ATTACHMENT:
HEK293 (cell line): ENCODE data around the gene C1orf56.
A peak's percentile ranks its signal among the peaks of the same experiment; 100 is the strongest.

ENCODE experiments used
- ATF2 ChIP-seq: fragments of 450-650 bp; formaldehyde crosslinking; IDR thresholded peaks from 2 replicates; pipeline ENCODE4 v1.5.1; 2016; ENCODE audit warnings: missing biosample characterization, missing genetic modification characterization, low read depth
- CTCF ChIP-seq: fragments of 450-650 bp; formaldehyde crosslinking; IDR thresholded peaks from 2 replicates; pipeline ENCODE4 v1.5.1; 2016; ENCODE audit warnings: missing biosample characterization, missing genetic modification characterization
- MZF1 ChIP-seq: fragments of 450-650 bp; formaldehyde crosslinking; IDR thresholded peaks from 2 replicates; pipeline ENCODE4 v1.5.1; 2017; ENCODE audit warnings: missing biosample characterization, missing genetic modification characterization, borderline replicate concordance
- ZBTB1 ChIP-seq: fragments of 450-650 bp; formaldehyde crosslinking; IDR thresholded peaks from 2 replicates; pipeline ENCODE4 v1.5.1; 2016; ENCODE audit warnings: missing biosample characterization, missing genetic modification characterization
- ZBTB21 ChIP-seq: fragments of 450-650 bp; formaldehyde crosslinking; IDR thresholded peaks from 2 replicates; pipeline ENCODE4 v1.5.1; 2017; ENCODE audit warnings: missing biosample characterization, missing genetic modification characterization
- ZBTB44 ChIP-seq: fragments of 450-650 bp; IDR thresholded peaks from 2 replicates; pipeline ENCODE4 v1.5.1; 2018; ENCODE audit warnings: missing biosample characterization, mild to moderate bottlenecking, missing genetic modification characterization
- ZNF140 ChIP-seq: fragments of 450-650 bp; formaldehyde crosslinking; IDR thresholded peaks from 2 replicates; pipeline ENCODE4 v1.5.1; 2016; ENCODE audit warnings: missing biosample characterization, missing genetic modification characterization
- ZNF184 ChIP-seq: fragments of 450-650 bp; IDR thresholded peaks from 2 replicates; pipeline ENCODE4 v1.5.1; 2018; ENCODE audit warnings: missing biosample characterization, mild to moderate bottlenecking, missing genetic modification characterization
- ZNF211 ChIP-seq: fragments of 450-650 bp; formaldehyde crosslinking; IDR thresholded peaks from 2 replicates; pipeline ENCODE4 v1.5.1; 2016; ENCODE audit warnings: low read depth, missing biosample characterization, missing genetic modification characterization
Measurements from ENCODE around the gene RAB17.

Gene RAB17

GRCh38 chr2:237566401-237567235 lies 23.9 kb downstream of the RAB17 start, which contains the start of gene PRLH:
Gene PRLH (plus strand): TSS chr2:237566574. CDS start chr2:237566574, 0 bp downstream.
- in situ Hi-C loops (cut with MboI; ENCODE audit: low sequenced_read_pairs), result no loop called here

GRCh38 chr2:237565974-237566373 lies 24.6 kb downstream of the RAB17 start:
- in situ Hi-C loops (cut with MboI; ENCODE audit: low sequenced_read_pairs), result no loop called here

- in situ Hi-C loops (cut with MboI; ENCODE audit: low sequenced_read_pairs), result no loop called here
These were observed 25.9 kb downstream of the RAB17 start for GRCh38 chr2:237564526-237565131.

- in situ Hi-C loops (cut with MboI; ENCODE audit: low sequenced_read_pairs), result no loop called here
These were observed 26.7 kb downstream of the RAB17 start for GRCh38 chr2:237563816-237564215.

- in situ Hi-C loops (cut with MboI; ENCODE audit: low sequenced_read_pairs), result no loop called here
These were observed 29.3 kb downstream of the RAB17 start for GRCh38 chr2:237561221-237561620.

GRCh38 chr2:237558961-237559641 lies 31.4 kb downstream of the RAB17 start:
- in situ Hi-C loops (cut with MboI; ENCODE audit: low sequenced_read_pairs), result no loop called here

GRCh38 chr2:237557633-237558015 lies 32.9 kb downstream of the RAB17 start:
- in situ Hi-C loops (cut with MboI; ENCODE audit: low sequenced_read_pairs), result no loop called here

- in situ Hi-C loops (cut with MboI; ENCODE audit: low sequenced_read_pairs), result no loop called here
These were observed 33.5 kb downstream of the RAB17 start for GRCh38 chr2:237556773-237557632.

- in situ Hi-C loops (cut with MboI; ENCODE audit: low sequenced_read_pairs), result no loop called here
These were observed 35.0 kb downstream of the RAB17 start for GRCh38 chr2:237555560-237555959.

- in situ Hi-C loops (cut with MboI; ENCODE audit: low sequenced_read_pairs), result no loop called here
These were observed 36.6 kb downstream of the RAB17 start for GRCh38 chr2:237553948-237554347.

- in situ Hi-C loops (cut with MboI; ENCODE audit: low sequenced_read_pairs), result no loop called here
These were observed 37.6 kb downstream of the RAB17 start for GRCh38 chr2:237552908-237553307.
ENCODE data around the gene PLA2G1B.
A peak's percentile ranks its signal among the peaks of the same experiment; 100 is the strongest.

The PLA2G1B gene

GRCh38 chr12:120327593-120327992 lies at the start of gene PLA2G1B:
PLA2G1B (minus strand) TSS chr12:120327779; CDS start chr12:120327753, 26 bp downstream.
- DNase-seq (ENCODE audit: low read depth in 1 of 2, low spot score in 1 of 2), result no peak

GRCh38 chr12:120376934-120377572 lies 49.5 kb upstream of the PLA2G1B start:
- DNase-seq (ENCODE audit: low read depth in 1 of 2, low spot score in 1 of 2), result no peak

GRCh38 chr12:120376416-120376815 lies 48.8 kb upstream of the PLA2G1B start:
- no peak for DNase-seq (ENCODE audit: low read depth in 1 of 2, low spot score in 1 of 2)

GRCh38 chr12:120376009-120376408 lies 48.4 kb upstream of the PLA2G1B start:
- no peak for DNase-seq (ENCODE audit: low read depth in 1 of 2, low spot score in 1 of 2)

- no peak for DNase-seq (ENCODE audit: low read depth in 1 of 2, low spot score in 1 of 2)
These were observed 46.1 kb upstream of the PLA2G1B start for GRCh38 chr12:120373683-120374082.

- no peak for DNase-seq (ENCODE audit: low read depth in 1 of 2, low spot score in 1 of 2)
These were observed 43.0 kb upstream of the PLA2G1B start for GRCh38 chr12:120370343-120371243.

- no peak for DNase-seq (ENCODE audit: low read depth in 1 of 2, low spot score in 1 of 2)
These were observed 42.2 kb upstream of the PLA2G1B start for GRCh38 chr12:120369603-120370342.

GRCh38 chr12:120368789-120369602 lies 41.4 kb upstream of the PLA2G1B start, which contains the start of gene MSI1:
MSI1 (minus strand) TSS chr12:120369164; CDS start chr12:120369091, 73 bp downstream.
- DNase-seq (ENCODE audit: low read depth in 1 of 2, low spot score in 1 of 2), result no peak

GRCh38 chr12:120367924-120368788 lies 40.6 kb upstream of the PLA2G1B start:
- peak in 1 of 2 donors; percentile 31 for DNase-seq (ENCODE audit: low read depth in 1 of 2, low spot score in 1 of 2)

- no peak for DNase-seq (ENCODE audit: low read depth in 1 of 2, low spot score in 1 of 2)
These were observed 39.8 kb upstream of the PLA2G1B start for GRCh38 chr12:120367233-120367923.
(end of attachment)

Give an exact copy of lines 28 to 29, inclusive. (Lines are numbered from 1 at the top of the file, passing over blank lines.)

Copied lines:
GRCh38 chr2:237557633-237558015 lies 32.9 kb downstream of the RAB17 start:
- in situ Hi-C loops (cut with MboI; ENCODE audit: low sequenced_read_pairs), result no loop called here